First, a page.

The World Series (and the Playoffs)
At the end of the regular season the three divisional winners (ranked 1, 2 and 3 according to their win-loss records) and two wild-card teams (ranked 4 and 5) from each league (the American League and the National League) go forward into the playoffs.
The two wild-card teams play each other in a one game "winner takes all" match, with the survivor joining the three divisional winners in the "Divisional Series" (effectively the quarter finals, as there are two pairs of teams in each league). The four teams in each league play two series of knockout baseball to determine the who "wins the pennant" (by tradition, the league winners are awarded a pennant to fly over their stadium). The two league winners then meet in the "World Series" (believed to be so called, because the first sponsor was the "Daily World" newspaper).
The first round of the playoffs (known as the "Divisional Series") are played over the best-of-five games (the first two at one venue, then two at the other, then a fifth at the first venue if required), with the higher ranked team having "home field advantage" (i.e. three home games and two on the road). The second round of the playoffs (known as the "Championship Series") are played over the best-of-seven games, with home field advantage meaning four home games (two games at one venue, three at the other, then two more at the first venue).
In the first round, the no.1 ranked team plays the no.4 ranked team (and no.2 plays no.3), unless they came from the same division, in which case 1 plays 3, and 2 plays 4. Ties in rankings are broken by the toss of a coin!
Note: the Major Leagues keep changing the formats for seedings, who plays who and schedules, and the TV companies have an impact on scheduling as well.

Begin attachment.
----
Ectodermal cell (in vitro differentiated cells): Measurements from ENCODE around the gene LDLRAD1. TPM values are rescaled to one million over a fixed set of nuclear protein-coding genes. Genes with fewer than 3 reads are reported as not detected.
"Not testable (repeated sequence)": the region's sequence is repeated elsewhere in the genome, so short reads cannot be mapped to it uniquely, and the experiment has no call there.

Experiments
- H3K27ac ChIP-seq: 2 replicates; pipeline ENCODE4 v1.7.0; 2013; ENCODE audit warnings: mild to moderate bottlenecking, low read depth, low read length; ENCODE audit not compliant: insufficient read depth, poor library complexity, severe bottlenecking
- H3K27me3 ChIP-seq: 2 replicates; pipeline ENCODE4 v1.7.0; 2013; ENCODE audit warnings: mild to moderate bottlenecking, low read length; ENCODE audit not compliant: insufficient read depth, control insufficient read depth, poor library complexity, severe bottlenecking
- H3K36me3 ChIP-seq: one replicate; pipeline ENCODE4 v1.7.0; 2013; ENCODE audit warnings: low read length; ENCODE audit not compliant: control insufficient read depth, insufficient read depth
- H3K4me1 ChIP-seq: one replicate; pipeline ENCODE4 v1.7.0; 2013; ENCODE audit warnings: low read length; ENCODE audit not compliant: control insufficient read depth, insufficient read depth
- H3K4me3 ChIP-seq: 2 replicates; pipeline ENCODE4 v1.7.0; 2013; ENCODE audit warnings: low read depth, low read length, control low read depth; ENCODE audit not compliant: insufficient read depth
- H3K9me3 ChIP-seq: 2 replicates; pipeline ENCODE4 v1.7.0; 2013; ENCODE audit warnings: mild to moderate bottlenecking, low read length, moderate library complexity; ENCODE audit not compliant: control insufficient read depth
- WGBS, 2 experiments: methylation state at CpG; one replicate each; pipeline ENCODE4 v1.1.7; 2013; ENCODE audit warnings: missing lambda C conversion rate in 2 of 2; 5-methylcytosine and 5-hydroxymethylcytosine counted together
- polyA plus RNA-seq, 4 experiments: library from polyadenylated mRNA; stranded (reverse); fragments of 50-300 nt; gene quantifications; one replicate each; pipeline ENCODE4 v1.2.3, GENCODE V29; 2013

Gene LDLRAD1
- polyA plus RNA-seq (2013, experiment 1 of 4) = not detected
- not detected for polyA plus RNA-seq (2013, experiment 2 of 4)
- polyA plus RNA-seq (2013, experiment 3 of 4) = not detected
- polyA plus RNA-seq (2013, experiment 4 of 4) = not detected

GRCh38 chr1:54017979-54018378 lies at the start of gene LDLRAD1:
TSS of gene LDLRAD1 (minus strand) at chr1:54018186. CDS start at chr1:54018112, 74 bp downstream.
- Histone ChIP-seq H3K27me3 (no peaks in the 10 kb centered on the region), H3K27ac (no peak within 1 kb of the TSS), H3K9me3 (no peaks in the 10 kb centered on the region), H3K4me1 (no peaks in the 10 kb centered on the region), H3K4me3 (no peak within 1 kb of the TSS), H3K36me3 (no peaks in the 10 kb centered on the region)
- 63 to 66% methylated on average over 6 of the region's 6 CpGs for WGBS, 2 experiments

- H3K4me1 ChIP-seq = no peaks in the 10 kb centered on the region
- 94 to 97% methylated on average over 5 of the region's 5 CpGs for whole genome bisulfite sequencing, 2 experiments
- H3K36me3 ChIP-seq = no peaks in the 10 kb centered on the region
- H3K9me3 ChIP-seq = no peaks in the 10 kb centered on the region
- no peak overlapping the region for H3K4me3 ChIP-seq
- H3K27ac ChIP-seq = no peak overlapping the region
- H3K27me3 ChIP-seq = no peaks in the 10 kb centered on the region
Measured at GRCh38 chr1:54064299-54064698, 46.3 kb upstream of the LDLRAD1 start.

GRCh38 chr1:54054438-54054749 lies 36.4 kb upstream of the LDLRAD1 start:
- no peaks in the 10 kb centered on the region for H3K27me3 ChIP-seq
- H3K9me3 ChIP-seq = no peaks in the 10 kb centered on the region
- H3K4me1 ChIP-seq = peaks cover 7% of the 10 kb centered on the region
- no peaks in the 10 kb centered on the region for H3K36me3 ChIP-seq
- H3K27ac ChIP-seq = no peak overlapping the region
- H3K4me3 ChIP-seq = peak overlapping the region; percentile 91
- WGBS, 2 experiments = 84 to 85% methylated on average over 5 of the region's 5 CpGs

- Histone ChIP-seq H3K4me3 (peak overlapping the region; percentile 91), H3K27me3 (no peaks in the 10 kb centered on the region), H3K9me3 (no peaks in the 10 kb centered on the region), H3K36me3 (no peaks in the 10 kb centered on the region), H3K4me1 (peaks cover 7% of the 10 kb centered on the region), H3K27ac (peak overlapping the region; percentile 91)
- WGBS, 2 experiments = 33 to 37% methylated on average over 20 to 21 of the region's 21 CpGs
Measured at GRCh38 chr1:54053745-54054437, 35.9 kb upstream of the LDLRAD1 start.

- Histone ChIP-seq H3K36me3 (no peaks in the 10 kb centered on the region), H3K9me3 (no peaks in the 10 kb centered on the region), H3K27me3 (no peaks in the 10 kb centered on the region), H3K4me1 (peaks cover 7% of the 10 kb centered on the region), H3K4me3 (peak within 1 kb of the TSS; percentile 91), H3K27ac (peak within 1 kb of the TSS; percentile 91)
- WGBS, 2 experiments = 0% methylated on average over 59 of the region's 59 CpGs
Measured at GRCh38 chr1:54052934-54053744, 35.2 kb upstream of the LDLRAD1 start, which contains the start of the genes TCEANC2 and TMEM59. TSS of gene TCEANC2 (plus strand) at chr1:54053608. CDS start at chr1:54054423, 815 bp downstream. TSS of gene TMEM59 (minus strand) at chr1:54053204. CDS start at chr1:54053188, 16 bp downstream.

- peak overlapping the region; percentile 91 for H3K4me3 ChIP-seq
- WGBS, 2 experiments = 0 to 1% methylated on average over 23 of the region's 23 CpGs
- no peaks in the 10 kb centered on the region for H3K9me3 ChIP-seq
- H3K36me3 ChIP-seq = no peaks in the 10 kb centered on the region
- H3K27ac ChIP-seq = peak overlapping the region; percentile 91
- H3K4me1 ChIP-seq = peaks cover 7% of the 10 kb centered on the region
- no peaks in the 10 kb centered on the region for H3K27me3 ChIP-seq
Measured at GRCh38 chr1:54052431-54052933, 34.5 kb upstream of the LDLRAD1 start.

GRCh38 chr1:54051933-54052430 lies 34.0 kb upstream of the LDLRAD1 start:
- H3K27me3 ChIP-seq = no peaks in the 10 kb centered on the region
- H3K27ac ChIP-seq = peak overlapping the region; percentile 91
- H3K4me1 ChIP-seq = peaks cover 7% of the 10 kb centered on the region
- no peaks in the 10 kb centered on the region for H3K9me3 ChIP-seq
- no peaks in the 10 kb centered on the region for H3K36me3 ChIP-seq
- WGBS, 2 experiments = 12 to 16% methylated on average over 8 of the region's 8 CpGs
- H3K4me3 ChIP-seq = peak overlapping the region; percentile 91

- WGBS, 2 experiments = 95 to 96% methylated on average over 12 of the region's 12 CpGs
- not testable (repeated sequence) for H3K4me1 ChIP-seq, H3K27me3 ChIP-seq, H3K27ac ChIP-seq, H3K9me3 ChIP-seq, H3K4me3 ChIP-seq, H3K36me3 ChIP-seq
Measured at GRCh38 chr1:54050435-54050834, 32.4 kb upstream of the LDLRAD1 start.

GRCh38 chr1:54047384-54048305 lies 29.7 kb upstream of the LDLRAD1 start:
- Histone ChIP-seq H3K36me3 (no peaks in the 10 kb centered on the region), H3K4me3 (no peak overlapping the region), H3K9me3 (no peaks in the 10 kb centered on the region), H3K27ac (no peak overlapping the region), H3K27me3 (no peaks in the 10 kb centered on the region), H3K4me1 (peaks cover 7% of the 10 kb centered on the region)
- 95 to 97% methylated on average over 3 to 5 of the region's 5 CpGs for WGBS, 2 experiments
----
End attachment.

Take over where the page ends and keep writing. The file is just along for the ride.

If a team can clinch a postseason series early it's a big advantage, as they can rest their players and "set up" their pitching rotation for the next series (if your star pitcher had to play in the final game of the Divisional Series, he won't be rested enough to pitch until the middle of the Championship series). However, if a hitter doesn't play for more than a day or two he tends to get out of rhythm, and teams with a few days off will normally play one or two practice matches (but not involving their pitchers).
Normally (unlike the regular season) there is a day's travel in the middle of the series when the venue changes, so teams can normally have smaller pitching rotations for playoff series (because of the extra days' rest). Teams will normally change their rosters slightly for playoff series, perhaps bringing in an extra hitter for a pitcher, or a pitcher more used to pitching from the bullpen.
The World Series
The playoffs climax with the World Series (also known as the "Fall Classic"), matching up the champions of the two leagues, playing a best of seven series with AL rules in AL ballparks, and NL rules in NL ballparks.
Home field Advantage for the World Series is currently decided by whichever league wins the "All-Star Game" - a serious debating point for all Baseball fans. In the past the two leagues simply took turns - one year the AL, the next the NL.